On its face, this is absurd nonsense. The idea that any American artists would seek to officially prohibit — in other words, ban — any artist’s work on the basis of his or her race or gender is mind-numbing. It is also quite likely that any theater company without an ethnically based mission that officially signed onto this plan would be breaking the law. Finally, it’s obviously not going to happen. But for all its preening silliness, this Jubilee fiasco tells us something interesting about cultural appropriation.
Here’s a clue: if the race or gender of an author or playwright matters more to you than the quality of the book or play, the problem isn’t the artist: the problem is you.
October 25, 2015
The Germans are a good people. On the whole, the best people perhaps in the world; an amiable, unselfish, kindly people. I am positive that the vast majority of them go to Heaven. Indeed, comparing them with the other Christian nations of the earth, one is forced to the conclusion that Heaven will be chiefly of German manufacture. But I cannot understand how they get there. That the soul of any single individual German has sufficient initiative to fly up by itself and knock at St. Peter’s door, I cannot believe. My own opinion is that they are taken there in small companies, and passed in under the charge of a dead policeman.
Carlyle said of the Prussians, and it is true of the whole German nation, that one of their chief virtues was their power of being drilled. Of the Germans you might say they are a people who will go anywhere, and do anything, they are told. Drill him for the work and send him out to Africa or Asia under charge of somebody in uniform, and he is bound to make an excellent colonist, facing difficulties as he would face the devil himself, if ordered. But it is not easy to conceive of him as a pioneer. Left to run himself, one feels he would soon fade away and die, not from any lack of intelligence, but from sheer want of presumption.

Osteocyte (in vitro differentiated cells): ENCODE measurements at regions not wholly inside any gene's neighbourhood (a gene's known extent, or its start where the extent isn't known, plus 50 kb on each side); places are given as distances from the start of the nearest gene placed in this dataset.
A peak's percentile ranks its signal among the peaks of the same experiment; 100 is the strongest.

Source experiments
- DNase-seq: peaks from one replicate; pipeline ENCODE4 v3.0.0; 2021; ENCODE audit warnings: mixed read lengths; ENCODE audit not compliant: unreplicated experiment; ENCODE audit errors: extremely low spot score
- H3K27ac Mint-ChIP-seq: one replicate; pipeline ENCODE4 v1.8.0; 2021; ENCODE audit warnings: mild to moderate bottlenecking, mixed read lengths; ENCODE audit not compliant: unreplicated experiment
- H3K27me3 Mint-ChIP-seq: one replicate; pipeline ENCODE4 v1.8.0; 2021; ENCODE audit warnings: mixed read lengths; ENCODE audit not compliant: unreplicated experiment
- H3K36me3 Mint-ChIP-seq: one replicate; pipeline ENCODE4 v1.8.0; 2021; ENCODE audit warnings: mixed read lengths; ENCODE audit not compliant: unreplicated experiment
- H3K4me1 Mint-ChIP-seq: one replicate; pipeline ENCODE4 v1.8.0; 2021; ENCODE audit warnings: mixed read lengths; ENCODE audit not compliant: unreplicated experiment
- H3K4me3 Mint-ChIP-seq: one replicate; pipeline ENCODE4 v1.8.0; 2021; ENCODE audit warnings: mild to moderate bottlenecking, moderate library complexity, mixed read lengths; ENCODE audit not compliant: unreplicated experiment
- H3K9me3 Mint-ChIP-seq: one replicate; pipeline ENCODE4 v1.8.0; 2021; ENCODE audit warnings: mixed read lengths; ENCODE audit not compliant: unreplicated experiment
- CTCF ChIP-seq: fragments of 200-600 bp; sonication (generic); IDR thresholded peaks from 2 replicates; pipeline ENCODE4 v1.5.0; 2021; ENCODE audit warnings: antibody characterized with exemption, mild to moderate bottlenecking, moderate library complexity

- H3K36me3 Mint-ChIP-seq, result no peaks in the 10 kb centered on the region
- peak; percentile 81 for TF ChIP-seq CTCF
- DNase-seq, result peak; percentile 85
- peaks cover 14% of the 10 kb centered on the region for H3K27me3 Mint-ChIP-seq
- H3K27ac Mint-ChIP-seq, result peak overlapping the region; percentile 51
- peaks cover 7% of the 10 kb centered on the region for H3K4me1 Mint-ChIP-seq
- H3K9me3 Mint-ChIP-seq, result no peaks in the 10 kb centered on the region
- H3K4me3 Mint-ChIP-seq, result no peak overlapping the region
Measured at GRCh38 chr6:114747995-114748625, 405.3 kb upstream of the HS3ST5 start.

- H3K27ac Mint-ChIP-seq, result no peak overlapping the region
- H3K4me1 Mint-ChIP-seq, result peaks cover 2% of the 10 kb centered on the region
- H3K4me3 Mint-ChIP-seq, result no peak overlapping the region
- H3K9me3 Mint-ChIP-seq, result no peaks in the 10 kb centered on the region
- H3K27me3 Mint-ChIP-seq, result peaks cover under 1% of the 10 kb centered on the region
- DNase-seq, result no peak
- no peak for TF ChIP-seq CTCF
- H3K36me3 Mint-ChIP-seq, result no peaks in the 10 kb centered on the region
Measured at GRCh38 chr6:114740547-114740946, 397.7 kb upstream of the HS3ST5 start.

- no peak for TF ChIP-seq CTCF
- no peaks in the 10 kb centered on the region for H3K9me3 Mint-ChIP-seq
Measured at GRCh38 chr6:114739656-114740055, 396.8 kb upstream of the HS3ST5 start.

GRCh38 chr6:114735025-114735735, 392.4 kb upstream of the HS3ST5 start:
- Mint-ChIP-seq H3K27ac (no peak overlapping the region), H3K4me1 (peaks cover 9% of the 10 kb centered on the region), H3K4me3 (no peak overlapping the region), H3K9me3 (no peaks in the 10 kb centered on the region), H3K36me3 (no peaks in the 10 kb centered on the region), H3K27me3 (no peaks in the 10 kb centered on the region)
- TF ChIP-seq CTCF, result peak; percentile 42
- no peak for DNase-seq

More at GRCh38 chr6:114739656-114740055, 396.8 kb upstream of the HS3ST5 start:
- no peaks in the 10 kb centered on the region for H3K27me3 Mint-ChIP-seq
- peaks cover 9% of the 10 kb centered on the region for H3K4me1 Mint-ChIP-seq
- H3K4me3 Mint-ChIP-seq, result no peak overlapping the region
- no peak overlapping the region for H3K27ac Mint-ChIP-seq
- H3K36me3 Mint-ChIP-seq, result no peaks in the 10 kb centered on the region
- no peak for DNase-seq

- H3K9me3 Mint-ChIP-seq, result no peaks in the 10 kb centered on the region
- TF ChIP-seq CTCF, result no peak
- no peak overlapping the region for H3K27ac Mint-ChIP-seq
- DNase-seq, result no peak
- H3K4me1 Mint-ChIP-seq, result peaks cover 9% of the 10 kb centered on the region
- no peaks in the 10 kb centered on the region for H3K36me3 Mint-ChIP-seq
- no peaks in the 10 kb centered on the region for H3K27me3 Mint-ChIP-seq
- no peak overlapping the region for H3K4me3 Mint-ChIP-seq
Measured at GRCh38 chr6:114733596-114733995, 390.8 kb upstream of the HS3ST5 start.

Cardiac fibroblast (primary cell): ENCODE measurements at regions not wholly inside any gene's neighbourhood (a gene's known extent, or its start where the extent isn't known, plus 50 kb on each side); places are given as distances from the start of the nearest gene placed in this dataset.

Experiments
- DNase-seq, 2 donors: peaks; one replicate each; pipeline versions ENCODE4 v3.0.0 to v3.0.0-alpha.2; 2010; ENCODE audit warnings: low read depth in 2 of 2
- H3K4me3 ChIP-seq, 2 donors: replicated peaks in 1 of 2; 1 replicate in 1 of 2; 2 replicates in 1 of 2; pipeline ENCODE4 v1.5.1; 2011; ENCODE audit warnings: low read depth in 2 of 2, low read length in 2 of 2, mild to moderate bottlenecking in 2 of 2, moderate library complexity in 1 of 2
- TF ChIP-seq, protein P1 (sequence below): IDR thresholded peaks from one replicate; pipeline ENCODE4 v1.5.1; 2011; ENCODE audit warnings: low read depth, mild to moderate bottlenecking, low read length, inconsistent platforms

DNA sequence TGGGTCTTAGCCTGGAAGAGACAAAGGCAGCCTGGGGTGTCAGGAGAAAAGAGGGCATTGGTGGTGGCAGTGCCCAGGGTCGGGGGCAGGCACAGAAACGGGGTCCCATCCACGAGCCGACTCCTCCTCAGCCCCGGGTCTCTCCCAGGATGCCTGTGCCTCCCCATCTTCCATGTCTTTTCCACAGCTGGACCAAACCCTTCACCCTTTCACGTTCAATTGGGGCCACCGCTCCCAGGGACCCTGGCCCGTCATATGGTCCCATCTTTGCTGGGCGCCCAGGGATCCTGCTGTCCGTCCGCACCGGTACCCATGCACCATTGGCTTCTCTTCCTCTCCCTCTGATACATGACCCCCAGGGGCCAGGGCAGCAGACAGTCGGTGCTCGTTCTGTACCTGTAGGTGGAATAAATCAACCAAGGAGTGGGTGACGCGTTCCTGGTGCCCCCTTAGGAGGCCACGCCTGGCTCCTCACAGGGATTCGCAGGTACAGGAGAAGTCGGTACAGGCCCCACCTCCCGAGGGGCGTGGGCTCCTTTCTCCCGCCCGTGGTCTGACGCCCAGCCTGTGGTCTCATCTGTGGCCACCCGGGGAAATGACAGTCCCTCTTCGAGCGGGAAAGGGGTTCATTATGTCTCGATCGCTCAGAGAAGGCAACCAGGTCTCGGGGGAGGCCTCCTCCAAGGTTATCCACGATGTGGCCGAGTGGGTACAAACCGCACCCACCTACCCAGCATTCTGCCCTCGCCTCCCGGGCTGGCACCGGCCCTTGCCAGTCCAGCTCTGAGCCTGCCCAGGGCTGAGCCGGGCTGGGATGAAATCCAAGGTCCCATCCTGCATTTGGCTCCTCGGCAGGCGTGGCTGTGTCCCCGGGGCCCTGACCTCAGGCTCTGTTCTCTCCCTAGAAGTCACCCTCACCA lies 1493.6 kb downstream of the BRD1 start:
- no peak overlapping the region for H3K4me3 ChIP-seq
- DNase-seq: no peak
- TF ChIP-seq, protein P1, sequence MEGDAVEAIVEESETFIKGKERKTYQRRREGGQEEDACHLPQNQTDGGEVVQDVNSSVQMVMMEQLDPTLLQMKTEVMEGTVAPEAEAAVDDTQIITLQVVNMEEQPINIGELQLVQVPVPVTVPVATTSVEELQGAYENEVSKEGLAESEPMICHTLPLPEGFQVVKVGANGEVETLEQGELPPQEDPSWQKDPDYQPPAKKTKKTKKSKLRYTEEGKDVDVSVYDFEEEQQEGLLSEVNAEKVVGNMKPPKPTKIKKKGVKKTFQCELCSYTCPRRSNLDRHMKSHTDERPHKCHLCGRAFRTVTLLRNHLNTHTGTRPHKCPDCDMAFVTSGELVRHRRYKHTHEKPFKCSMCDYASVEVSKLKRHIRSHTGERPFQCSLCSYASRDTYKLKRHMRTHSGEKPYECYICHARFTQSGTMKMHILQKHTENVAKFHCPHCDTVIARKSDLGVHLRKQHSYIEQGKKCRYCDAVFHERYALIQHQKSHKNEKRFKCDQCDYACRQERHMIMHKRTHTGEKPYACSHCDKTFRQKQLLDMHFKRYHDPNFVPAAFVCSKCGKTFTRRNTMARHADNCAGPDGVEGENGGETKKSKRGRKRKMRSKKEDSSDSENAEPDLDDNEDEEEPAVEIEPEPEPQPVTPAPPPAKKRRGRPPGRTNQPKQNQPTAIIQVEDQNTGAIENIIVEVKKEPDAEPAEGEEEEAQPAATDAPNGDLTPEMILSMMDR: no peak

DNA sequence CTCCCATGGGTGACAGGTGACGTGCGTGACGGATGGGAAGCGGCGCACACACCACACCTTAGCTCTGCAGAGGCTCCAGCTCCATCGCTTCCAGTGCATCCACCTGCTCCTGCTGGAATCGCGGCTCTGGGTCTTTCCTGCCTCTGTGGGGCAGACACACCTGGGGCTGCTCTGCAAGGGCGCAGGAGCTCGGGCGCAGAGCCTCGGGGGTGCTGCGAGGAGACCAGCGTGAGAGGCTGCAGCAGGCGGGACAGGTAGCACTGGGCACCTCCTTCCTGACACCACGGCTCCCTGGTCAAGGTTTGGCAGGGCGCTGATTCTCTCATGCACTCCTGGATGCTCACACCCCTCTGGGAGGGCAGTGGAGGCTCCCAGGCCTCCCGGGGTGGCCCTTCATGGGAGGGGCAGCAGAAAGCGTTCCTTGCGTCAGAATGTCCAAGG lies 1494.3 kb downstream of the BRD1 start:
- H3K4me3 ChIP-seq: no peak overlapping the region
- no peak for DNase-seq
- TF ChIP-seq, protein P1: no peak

The German has so long been the soldier of Europe, that the military instinct has entered into his blood. The military virtues he possesses in abundance; but he also suffers from the drawbacks of the military training. It was told me of a German servant, lately released from the barracks, that he was instructed by his master to deliver a letter to a certain house, and to wait there for the answer. The hours passed by, and the man did not return. His master, anxious and surprised, followed. He found the man where he had been sent, the answer in his hand. He was waiting for further orders. The story sounds exaggerated, but personally I can credit it.
The curious thing is that the same man, who as an individual is as helpless as a child, becomes, the moment he puts on the uniform, an intelligent being, capable of responsibility and initiative. The German can rule others, and be ruled by others, but he cannot rule himself. The cure would appear to be to train every German for an officer, and then put him under himself. It is certain he would order himself about with discretion and judgment, and see to it that he himself obeyed himself with smartness and precision.
For the direction of German character into these channels, the schools, of course, are chiefly responsible. Their everlasting teaching is duty. It is a fine ideal for any people; but before buckling to it, one would wish to have a clear understanding as to what this “duty” is. The German idea of it would appear to be: “blind obedience to everything in buttons.” It is the antithesis of the Anglo-Saxon scheme; but as both the Anglo-Saxon and the Teuton are prospering, there must be good in both methods. Hitherto, the German has had the blessed fortune to be exceptionally well governed; if this continue, it will go well with him. When his troubles will begin will be when by any chance something goes wrong with the governing machine. But maybe his method has the advantage of producing a continuous supply of good governors; it would certainly seem so.
Jerome K. Jerome, Three Men on the Bummel, 1914.